I want God of War Ragnarok’s skill tree in every action game

I want God of War Ragnarok’s skill tree in every action game

Not every part of God of War Ragnarok is a step up from its 2018 predecessor, but there’s one area where there’s an undeniable improvement: action. Like his last adventure, Kratos uses his heavy Leviathan ax to chop up enemies and the Blades of Chaos to rain down hellfire. Both tools feel similar in the sequel, but have been changed with the addition of elemental abilities that provide an additional set of moves and decisions to combat.

What stands out to me the most about the game’s evolved combat is something a little less flashy. God of War Ragnarok has a handful of skill trees that allow players to unlock more combos. It’s a bit of a bummer, as it’s become a staple of Sony’s first-party exclusives in recent years. But, Ragnarokits skill tree goes one step further than most games with a new customization system that encourages players to actually use those skills once they’ve been unlocked. The feature is so effective that I hope every character-based action game takes notes from it from here on out.

Use your skills

The skill comes in God of War Ragnarok works much the same as any game that includes them. Kratos earns experience points when he kills monsters, and these points can be used to unlock new skills. Both Leviathan Ax and Blades of Chaos have their own three-part skill tree, as does Atreus. Each time Kratos levels up a weapon using resources, more skills become available for purchase. By the end of the game, players have access to a fairly wide range of moves that will have them holding down buttons, combining moves together, and more.

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However, there is an extra layer on top of that, and it’s there Ragnarok is unique. Every move can actually be customized in the skill tree. For each move, there are three levels that Kratos can reach by using them enough times. When that move hits the gold level, players are given the option to expand their attack with one of three options. It can be as simple as giving a heavy slash more attack power or as nuanced as increasing the amount of burn a Blades of Chaos combo inflicts on an enemy. It’s actually a skill tree hidden under the skill tree.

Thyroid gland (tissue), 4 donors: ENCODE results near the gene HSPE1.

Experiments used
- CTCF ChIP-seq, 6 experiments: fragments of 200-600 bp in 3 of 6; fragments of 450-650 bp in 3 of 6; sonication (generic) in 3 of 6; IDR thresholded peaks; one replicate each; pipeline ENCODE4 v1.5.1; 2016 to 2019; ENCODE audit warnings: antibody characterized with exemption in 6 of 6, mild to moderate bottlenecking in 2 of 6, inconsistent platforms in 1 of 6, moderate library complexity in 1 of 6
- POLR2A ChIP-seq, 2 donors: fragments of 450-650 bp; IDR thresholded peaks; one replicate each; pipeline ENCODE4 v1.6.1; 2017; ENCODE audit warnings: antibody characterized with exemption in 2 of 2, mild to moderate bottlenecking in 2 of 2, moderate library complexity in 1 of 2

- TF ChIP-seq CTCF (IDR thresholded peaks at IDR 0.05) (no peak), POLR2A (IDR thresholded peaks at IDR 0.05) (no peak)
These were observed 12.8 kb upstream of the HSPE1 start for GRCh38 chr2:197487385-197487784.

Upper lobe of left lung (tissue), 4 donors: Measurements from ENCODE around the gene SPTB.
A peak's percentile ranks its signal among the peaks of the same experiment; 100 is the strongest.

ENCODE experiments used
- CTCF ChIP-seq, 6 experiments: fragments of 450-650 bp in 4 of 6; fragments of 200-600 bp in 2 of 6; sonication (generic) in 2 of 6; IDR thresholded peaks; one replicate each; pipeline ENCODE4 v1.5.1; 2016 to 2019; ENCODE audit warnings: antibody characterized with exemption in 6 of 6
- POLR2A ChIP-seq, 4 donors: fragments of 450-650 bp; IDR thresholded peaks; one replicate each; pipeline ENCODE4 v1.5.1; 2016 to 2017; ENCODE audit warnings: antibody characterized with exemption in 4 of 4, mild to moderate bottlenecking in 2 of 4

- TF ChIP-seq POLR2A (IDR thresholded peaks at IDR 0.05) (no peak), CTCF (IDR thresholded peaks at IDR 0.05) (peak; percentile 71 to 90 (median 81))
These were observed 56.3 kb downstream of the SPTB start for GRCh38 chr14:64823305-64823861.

Kratos meets a monster in God of War Ragnarok.

The psychological effects of it were immediately apparent when I uncovered the system. Early on I didn’t think much about my movements. Every time I unlocked a new one, I skimmed over the description and realized I just stumbled into it by accident in the end. My fighting style was more basic, relying only on standard heavy and light attacks. Once I discovered the system, it changed radically. Soon I saw the level goals as mini progression hooks, giving me a set of checklists to strive towards. I started using move skills more often as I tried to grind them to gold level. By the time I got there, they had become a more important part of my arsenal, making the choice to expand them feel like a tangible reward for my experiment.

It solves a problem that character-based action games tend to face. Toe Bayonetta 3, for example. That game has more unlockable skills than I can count across the amount of weapons. I unlocked what felt like 100 skills during the playthrough and just couldn’t keep all of those combos. Instead, I largely plodded through the adventure, figuring I’d stumble into these skills along the way. To PlatinumGames’ credit, it’s largely the experience in Bayonetta, as the fluid combat system makes it easy to organically chain together attacks. But I’d be lying if I told you that I often made active decisions in each match instead of bashing my controller and watching the results with glee.

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Had Bayonetta 3 encouraged me to learn and use my attacks on the road God of War Ragnarok did, I imagine I would have had a much firmer sense of control by the end. Not only would I have learned how to perform each one, but I would have a better sense of its function in a match – especially if I had direct control over what that move did.

Natural, Ragnarokits approach to skills is not a one-size-fits-all solution. However, there is much to be gained from Santa Monica Studios’ ingenious approach to combat customization here. A great action game makes the player feel like a mastermind who can hack their way out of even the toughest situations thanks to their weapon mastery. At the end of God of War RagnarokI felt like an unstoppable machine that ran more on brain power than muscle memory.

God of War Ragnarok is out now on PS4 and PS5.

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